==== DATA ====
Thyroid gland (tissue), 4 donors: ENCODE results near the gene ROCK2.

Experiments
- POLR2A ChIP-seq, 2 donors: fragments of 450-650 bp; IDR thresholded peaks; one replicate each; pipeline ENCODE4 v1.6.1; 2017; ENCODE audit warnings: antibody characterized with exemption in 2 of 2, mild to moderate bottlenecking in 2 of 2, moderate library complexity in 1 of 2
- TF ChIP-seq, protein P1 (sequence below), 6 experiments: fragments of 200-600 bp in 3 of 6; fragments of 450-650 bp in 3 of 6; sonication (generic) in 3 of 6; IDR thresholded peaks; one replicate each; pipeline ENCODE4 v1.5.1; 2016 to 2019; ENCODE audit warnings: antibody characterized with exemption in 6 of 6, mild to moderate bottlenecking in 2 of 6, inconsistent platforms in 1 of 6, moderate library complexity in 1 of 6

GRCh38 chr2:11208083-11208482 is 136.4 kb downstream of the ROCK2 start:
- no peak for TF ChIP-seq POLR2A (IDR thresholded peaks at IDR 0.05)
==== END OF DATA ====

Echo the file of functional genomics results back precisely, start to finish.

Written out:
Thyroid gland (tissue), 4 donors: ENCODE results near the gene ROCK2.

Experiments
- POLR2A ChIP-seq, 2 donors: fragments of 450-650 bp; IDR thresholded peaks; one replicate each; pipeline ENCODE4 v1.6.1; 2017; ENCODE audit warnings: antibody characterized with exemption in 2 of 2, mild to moderate bottlenecking in 2 of 2, moderate library complexity in 1 of 2
- TF ChIP-seq, protein P1 (sequence below), 6 experiments: fragments of 200-600 bp in 3 of 6; fragments of 450-650 bp in 3 of 6; sonication (generic) in 3 of 6; IDR thresholded peaks; one replicate each; pipeline ENCODE4 v1.5.1; 2016 to 2019; ENCODE audit warnings: antibody characterized with exemption in 6 of 6, mild to moderate bottlenecking in 2 of 6, inconsistent platforms in 1 of 6, moderate library complexity in 1 of 6

GRCh38 chr2:11208083-11208482 is 136.4 kb downstream of the ROCK2 start:
- no peak for TF ChIP-seq POLR2A (IDR thresholded peaks at IDR 0.05)